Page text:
That, however, is rarely the case. A survey of Meryl Streep’s films showed that men were disproportionately likely to give them a negative review, no matter the quality of the film.

In the cases surveyed, men accounted for the vast majority of unfavorable notices, even as female critics remained roughly in line with the Tomatometer (if slightly more favorable than the average). When “The Devil Wears Prada” debuted in 2006, 80 percent of female critics liked it, while 82 percent of bad reviews came from men. Overall, David Frankel’s fashion industry satire, starring Streep as an Anna Wintour-inspired ice queen, scored a 75 percent.

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The case was even worse for other Streep vehicles like “Ricki and the Flash” (67 percent overall), “August: Osage County” (64 percent), and “The Hours” (81 percent). Eighty-five percent of those who disliked Jonathan Demme’s “Ricki and the Flash,” in which Meryl appears as an aging rocker trying to mend fences with her estranged daughter, were male. That number was even higher for “August: Osage County” (86 percent) and highest for “The Hours” (an overwhelming 97 percent).

These gender gaps were static across the board: On average, men were overrepresented in negative reviews by a six percentage-point margin—with 82.1 percent of “rotten” ratings coming from male critics. These films include “Suffragette” (78 percent of negative reviews came from men), “Julie and Julia” (80 percent), “It’s Complicated” (76 percent), “Hope Springs” (78 percent), “Mamma Mia” (80 percent), and “The Iron Lady” (79 percent). The latter was the only film to receive harsher reviews from female critics, in which Streep played Margaret Thatcher. Just 43 percent of female critics liked it.

“Suffragette” (73 percent Tomatometer):

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Negative reviews that came from men: 78 percent
Female critics who liked it: 82 percent

“The Devil Wears Prada” (75 percent):

Negative reviews that came from men: 82 percent
Female critics who liked it: 80 percent

“Julie and Julia” (75 percent):

Negative reviews that came from men: 80 percent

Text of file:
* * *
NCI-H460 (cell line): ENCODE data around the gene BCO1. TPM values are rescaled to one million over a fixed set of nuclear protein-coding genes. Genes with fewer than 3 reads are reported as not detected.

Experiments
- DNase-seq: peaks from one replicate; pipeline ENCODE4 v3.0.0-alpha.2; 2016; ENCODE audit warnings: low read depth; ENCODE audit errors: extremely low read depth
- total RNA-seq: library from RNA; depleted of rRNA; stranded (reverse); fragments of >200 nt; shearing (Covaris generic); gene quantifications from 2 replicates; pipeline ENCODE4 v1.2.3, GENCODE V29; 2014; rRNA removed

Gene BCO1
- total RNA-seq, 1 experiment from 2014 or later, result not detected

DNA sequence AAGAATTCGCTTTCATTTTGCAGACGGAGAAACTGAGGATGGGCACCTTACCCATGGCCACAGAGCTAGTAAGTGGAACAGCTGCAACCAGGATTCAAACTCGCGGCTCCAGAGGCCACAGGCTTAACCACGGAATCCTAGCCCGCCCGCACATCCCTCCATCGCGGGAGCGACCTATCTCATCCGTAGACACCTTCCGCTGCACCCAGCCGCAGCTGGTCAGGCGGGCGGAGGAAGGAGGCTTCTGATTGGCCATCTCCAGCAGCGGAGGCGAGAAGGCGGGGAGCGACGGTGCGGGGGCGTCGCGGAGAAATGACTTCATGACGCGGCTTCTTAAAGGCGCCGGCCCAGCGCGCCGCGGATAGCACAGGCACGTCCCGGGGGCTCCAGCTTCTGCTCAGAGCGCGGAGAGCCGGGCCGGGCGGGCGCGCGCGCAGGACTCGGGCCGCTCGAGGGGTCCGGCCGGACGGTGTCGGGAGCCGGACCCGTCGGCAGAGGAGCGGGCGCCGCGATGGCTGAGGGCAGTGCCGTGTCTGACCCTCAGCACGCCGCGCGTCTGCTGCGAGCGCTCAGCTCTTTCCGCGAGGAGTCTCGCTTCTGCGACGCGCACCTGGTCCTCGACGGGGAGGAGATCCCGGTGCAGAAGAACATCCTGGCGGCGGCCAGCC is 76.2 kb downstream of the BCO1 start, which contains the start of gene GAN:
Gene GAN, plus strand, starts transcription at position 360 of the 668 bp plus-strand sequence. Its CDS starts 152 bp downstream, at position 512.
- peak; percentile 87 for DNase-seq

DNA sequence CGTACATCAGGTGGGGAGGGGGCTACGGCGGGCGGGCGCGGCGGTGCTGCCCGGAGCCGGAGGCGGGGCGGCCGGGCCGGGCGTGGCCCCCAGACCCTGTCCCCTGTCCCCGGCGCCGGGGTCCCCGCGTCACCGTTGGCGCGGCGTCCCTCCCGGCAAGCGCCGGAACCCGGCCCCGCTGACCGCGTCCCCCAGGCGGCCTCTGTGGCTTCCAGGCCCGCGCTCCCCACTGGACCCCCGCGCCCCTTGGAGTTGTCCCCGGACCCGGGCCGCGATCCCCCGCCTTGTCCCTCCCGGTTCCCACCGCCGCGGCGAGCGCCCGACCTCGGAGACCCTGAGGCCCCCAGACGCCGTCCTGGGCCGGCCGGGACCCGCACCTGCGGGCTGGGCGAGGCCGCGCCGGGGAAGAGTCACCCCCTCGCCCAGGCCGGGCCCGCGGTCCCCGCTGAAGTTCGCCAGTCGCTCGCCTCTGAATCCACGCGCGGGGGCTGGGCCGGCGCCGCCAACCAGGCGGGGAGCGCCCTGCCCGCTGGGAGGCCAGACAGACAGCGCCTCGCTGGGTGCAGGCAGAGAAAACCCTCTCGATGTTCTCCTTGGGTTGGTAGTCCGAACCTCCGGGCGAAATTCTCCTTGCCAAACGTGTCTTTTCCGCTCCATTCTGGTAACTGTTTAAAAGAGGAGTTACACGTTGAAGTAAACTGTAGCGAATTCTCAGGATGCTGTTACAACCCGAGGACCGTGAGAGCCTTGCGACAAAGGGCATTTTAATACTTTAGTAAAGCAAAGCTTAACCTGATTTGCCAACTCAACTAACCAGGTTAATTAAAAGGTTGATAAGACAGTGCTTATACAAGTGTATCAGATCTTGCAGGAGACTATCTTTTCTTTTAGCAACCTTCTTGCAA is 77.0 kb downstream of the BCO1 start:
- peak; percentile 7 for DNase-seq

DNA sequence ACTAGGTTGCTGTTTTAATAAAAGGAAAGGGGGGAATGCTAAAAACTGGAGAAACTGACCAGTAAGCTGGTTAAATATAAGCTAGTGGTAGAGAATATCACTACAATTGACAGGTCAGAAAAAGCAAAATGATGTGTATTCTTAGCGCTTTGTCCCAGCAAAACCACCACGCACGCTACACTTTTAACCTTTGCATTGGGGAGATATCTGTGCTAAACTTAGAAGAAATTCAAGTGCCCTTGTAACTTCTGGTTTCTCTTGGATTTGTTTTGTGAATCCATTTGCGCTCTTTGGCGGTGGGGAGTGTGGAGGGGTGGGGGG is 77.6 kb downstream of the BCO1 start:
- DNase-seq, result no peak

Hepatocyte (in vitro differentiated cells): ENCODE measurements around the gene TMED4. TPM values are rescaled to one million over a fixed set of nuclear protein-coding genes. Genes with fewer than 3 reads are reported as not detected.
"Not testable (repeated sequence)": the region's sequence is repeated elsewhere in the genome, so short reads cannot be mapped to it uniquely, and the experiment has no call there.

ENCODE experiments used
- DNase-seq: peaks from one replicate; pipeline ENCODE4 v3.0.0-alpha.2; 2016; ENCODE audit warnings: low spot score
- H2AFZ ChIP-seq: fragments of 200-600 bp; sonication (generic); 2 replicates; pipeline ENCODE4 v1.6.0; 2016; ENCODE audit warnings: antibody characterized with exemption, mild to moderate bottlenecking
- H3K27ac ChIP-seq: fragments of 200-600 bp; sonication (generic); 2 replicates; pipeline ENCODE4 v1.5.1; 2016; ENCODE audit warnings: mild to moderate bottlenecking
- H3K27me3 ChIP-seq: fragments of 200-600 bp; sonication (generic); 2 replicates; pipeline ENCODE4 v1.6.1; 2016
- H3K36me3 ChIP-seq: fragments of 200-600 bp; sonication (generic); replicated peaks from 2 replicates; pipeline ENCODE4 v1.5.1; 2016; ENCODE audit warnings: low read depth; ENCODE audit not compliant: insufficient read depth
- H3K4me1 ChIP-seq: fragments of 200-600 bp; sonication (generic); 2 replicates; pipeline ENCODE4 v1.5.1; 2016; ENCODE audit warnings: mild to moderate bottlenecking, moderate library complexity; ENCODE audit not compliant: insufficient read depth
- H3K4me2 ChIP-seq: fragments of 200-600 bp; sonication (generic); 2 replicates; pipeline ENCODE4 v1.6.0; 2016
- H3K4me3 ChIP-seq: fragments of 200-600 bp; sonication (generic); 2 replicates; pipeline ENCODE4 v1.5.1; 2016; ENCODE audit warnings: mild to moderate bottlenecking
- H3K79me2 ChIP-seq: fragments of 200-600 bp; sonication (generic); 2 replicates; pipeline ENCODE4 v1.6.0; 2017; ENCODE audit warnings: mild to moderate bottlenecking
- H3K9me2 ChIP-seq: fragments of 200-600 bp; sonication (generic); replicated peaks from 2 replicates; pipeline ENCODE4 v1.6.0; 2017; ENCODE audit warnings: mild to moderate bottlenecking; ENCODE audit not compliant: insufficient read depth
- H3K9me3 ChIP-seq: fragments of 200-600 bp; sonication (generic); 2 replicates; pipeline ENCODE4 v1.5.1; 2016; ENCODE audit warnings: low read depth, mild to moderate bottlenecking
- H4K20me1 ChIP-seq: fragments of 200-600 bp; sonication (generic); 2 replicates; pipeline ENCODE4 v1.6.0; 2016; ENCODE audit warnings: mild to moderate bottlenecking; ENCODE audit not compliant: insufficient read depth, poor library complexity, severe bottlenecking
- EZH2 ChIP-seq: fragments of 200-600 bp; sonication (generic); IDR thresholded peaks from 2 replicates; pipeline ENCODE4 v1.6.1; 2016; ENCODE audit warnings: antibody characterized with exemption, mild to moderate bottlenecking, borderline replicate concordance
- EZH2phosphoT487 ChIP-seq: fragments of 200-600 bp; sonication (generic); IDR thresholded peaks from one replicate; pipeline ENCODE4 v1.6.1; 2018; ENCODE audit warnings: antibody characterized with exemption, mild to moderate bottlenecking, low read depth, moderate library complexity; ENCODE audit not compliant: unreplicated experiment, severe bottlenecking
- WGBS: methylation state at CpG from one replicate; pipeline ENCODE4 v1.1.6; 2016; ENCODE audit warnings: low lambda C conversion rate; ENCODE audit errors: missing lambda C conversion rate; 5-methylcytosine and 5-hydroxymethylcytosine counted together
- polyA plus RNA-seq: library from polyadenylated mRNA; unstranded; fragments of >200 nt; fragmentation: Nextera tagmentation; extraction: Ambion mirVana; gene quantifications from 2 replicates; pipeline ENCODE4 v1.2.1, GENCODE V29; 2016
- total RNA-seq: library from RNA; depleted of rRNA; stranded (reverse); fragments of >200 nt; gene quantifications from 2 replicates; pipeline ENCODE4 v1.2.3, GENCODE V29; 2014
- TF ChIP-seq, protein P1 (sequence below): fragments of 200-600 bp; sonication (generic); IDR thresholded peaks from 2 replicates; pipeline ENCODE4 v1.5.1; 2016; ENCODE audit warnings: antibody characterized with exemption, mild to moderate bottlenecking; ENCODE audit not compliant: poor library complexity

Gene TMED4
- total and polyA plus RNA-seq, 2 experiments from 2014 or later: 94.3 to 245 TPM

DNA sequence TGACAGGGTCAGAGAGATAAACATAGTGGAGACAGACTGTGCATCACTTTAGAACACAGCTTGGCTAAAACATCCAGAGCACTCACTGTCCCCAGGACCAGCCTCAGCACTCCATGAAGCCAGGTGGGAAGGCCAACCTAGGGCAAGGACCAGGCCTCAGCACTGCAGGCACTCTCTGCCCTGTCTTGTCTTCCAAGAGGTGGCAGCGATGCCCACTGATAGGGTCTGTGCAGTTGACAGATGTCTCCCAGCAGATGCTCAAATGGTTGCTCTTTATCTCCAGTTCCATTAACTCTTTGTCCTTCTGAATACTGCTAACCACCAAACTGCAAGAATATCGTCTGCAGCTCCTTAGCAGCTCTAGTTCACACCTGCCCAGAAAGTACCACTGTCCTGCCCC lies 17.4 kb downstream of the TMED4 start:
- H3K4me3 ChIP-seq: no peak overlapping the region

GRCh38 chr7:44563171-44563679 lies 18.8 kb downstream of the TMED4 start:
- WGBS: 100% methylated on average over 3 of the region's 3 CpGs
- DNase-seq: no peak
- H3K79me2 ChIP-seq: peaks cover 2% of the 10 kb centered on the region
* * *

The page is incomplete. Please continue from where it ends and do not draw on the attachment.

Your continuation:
Female critics who liked it: 85 percent

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“It's Complicated” (57 percent):

Negative reviews that came from men: 76 percent
Female critics who liked it: 60 percent

“Hope Springs” (75 percent):

Negative reviews that came from men: 78 percent
Female critics who liked it: 79 percent

“Ricki and the Flash” (65 percent):

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Negative reviews that came from men: 85 percent
Female critics who liked it: 76 percent

“The Hours” (81 percent):

Negative reviews that came from men: 97 percent
Female critics who liked it: 97 percent

“Mamma Mia” (54 percent):

Negative reviews that came from men: 80 percent
Female critics who liked it: 60 percent

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“August: Osage County” (64 percent):

Negative reviews that came from men: 86 percent
Female critics who liked it: 68 percent

“The Iron Lady” (51 percent):

Negative reviews that came from men: 79 percent
Female critics who liked it: 43 percent

Streep isn’t the only one to get continually dinged by male critics. Looking at female-driven vehicles released over the last decade, it’s rare to find one that received equal appraisals from both men and women. Female critics were overwhelmingly positive about “Pitch Perfect,” the 2012 sleeper hit starring Anna Kendrick as a reluctant member of a ragtag female a cappella group. Ninety-three percent of women reviewers liked it, but their male colleagues were less enthusiastic: 94 percent of thumbs-down scores came from men.